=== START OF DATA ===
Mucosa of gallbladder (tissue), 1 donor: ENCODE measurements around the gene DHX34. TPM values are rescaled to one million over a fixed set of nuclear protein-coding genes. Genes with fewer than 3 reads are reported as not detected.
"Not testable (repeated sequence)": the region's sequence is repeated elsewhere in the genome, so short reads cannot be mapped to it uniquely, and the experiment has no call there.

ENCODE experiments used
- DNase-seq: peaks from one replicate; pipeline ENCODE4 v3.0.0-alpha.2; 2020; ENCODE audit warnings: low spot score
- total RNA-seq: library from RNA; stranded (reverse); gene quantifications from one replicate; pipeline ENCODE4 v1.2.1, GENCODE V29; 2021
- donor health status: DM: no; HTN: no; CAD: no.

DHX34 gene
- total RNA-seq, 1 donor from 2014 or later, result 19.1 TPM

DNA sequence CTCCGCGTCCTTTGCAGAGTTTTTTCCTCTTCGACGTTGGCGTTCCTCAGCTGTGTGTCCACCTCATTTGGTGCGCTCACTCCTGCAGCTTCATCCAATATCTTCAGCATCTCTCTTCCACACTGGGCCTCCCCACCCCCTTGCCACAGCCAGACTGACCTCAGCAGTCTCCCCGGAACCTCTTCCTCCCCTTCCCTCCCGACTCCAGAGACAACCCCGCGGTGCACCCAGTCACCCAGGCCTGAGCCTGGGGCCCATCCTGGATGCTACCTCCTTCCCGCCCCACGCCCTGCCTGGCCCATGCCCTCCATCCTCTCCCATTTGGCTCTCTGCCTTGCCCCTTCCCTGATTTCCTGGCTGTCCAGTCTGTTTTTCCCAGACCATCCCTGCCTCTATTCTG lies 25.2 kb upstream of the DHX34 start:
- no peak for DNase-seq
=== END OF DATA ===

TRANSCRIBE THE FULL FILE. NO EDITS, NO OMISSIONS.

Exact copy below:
Mucosa of gallbladder (tissue), 1 donor: ENCODE measurements around the gene DHX34. TPM values are rescaled to one million over a fixed set of nuclear protein-coding genes. Genes with fewer than 3 reads are reported as not detected.
"Not testable (repeated sequence)": the region's sequence is repeated elsewhere in the genome, so short reads cannot be mapped to it uniquely, and the experiment has no call there.

ENCODE experiments used
- DNase-seq: peaks from one replicate; pipeline ENCODE4 v3.0.0-alpha.2; 2020; ENCODE audit warnings: low spot score
- total RNA-seq: library from RNA; stranded (reverse); gene quantifications from one replicate; pipeline ENCODE4 v1.2.1, GENCODE V29; 2021
- donor health status: DM: no; HTN: no; CAD: no.

DHX34 gene
- total RNA-seq, 1 donor from 2014 or later, result 19.1 TPM

DNA sequence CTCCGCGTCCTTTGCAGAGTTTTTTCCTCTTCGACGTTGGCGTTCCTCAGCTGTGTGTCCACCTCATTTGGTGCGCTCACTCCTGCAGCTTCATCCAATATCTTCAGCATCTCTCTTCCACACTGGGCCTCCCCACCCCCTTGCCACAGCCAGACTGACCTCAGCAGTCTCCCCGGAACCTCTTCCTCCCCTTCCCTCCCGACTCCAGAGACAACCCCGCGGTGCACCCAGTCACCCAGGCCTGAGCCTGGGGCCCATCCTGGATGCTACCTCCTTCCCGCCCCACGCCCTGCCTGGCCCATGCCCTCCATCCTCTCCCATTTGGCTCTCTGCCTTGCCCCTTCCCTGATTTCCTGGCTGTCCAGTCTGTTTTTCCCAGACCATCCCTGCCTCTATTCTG lies 25.2 kb upstream of the DHX34 start:
- no peak for DNase-seq